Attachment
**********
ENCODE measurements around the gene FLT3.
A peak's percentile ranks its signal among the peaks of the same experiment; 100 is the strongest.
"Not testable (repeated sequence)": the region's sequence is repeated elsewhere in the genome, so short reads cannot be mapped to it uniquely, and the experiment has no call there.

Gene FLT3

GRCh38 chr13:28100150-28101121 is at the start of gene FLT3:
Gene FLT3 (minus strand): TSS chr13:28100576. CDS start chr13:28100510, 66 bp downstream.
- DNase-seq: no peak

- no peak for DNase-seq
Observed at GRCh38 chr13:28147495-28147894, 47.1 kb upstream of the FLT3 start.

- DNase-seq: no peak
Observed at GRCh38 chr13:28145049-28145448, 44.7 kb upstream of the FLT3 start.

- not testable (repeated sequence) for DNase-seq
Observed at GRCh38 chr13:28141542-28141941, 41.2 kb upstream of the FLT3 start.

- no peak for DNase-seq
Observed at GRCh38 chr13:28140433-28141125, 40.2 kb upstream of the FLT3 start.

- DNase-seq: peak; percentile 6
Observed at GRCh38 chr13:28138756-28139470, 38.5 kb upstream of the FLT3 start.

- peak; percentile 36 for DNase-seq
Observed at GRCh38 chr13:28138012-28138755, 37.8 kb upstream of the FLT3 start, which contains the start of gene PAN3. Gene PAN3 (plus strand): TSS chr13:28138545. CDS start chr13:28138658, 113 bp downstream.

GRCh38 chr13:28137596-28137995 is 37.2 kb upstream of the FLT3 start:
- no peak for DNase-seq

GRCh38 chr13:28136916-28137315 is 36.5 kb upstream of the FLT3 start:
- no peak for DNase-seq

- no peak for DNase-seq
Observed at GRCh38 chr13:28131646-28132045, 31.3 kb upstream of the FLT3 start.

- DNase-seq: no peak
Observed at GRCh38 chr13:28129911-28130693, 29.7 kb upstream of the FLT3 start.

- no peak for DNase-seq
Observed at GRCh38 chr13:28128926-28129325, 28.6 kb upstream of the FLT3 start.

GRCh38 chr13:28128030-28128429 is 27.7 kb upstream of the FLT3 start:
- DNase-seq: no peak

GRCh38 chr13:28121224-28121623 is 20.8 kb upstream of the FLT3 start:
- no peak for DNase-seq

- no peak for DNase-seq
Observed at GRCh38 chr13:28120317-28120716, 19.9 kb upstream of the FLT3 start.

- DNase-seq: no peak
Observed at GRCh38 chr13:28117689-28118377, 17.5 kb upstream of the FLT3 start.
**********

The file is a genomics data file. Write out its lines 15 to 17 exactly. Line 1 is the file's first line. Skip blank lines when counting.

Observed at GRCh38 chr13:28140433-28141125, 40.2 kb upstream of the FLT3 start.

- DNase-seq: peak; percentile 6
Observed at GRCh38 chr13:28138756-28139470, 38.5 kb upstream of the FLT3 start.